Hawaiians who survived Lahaina’s deadly fires described an inferno that blackened the sky and laid waste to entire neighborhoods.
On Tuesday morning, an herbalist named Spice Prince was at his shop in Lahaina, Hawaii, preparing for the launch of a new perfume line, when gnarly winds started to topple trees and power lines in his neighborhood. After an exhausting few hours of damage control, he fell asleep on the floor with his dog. Then the smell of smoke woke him up.
Prince has lived on the island of Maui for thirty-five years, he said, since Lahaina had only one street light. He saw billowing dark clouds, but the power was out, so he couldn’t find out what was happening. He ran to Front Street, the main road, and was met with gridlock—no one was getting anywhere. He rushed back to get his computer, as the air started to darken. “It just started getting so black,” he told me. He knocked on his neighbor’s door, saying, “We’ve got to go!” But his neighbor had cats and didn’t want to leave. “He just shut the door in my face,” Prince recalled. Over the phone, I could hear him start to sob.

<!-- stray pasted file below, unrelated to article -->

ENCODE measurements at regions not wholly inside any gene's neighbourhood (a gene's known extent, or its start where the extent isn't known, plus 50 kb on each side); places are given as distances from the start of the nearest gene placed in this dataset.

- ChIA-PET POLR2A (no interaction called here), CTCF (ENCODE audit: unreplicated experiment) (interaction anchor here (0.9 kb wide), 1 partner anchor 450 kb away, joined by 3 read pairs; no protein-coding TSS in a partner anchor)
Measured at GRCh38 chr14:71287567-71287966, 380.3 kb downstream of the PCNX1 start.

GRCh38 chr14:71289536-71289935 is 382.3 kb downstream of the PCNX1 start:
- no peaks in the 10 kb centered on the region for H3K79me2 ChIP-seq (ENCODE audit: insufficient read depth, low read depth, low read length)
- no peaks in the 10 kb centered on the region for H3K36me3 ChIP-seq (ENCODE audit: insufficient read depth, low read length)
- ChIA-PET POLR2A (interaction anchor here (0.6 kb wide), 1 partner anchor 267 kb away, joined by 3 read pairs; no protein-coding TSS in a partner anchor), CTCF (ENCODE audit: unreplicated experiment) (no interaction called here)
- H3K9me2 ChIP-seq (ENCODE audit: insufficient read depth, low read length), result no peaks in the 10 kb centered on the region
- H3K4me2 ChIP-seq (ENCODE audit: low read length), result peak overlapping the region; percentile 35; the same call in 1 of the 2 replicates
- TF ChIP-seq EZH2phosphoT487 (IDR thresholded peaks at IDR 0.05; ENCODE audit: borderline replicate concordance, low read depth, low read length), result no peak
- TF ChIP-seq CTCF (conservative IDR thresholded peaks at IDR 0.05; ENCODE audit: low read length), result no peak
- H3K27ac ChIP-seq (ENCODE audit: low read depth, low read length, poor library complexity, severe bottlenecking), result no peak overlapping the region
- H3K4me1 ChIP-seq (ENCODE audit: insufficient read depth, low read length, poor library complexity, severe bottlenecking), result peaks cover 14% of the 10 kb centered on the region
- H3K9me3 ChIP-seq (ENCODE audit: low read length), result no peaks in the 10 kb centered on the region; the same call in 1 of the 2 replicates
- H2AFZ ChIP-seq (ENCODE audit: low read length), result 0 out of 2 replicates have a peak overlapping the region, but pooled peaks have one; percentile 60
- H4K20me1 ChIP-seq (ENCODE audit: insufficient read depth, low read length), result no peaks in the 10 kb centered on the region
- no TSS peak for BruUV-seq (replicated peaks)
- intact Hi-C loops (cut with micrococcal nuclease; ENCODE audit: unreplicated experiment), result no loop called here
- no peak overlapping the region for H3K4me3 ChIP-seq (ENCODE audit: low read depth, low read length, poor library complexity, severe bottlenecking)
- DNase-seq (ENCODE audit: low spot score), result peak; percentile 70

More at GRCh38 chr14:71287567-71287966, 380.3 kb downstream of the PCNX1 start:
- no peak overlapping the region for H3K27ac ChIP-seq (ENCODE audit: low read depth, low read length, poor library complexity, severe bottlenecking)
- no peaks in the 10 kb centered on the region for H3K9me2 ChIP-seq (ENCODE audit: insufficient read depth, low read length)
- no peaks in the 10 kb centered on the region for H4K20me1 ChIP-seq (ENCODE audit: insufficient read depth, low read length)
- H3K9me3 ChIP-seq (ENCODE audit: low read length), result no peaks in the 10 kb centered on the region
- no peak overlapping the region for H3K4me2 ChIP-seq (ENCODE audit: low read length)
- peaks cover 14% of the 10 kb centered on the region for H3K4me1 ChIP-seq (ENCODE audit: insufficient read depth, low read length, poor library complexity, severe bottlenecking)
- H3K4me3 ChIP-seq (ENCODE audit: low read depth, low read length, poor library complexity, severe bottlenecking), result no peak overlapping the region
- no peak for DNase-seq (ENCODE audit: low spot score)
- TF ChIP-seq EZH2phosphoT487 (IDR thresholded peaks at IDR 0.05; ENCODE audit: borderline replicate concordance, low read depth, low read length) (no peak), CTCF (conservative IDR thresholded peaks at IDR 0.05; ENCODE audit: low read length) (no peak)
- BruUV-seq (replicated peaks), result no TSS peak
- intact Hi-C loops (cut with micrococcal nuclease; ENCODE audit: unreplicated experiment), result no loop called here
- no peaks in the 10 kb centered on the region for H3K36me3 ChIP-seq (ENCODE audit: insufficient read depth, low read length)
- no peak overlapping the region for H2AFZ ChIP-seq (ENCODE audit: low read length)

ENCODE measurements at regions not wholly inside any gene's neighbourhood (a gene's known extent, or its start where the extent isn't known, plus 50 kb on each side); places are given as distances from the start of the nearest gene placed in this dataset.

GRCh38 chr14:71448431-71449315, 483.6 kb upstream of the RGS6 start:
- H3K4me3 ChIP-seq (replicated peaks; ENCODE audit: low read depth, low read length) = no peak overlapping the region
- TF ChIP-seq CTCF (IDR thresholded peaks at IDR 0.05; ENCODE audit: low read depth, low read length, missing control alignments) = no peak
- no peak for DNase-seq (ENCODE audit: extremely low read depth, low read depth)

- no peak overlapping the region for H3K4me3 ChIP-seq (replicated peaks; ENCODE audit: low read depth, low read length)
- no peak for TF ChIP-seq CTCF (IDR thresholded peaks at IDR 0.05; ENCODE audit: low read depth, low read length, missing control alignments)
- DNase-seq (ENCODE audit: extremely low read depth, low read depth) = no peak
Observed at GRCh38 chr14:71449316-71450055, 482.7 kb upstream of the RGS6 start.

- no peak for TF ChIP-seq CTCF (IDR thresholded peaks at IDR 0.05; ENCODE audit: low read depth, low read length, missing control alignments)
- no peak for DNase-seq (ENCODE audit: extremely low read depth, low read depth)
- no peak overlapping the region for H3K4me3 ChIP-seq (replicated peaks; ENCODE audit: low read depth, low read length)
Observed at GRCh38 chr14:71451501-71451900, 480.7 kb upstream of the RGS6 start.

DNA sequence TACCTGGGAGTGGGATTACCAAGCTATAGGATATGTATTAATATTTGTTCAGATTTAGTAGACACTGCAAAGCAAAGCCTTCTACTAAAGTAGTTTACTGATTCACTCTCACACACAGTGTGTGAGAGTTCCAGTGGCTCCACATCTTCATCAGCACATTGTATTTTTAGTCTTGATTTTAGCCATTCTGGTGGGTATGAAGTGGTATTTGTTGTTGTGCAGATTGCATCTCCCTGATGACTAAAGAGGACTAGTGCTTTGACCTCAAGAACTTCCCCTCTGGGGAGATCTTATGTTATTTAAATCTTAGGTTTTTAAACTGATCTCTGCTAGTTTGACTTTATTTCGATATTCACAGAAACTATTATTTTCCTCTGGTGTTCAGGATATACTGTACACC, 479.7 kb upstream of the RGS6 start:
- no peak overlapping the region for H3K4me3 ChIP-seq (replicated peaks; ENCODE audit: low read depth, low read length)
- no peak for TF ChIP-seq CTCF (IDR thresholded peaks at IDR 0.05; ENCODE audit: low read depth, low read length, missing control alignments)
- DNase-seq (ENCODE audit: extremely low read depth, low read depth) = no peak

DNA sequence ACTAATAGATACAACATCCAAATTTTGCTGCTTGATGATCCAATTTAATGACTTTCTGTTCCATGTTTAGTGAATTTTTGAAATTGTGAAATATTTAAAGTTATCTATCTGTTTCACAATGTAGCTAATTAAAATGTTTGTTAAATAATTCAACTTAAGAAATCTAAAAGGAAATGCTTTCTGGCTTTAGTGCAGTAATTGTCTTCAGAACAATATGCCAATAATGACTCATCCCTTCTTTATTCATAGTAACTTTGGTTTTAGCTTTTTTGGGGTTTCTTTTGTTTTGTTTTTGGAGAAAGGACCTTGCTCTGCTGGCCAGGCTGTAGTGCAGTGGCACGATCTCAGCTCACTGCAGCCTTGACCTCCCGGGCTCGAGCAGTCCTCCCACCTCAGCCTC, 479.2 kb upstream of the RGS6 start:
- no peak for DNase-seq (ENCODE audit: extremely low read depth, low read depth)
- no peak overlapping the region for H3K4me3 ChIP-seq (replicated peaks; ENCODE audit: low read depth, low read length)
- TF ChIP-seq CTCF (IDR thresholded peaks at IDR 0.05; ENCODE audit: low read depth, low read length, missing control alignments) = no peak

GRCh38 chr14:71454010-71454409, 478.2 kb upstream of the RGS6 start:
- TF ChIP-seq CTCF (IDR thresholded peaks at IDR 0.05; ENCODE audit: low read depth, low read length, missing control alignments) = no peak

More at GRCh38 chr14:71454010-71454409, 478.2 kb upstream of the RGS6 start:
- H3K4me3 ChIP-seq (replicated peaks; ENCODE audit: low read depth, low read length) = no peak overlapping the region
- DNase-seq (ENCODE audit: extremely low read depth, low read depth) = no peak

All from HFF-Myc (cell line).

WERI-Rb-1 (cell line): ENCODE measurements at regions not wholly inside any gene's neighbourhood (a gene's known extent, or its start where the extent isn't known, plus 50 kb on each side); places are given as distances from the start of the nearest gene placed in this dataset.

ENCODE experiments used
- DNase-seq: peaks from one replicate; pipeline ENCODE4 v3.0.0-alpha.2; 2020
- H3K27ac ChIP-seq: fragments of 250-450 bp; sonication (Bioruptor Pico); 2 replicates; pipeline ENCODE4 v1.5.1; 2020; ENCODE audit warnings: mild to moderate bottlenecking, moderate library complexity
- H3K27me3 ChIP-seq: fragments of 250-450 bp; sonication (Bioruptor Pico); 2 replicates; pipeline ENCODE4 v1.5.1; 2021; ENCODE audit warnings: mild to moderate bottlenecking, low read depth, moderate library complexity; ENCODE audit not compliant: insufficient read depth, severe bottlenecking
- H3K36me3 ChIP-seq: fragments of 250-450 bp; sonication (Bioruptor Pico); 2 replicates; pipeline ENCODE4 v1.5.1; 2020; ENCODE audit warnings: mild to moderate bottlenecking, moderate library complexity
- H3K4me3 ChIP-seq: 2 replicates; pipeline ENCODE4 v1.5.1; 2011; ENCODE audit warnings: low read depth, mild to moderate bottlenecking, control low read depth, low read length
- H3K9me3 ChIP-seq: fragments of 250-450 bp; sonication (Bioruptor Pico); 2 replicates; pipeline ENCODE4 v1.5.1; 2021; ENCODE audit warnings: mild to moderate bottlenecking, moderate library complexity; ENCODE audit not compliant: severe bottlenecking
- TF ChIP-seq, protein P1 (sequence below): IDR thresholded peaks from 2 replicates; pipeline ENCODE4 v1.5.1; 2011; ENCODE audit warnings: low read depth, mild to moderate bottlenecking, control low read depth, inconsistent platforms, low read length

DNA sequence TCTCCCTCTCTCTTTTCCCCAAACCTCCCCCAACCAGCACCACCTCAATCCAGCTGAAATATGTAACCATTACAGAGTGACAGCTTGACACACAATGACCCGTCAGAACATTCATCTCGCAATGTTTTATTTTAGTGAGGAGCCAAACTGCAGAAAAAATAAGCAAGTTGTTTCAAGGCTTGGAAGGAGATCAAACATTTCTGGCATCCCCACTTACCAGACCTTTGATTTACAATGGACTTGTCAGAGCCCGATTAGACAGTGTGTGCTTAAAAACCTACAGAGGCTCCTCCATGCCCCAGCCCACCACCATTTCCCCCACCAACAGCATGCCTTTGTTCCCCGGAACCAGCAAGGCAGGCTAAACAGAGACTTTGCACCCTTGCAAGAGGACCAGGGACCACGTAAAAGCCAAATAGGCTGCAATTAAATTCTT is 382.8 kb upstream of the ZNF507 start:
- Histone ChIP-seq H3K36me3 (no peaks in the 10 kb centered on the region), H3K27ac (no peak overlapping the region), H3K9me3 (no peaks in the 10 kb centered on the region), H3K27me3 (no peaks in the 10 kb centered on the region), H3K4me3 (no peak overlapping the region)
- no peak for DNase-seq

“I ran with my dog in my backpack, in my shorts and flip-flops,” Prince told me. The world was an inferno. “It wasn’t like a flame—it was just, like, dragon-breath orange.” He walked up a mountain road in the night, leaving behind all of his herbs, plants, elixirs, surfboards, and a collection of vintage hunting bows. “I’ve gathered medicines since I was six years old—I’ve lost it all,” he said. “It’s like I’m coming out of the womb, starting my life over with nothing.”
(from NewYorker.com and Michael Kelly, H.W.)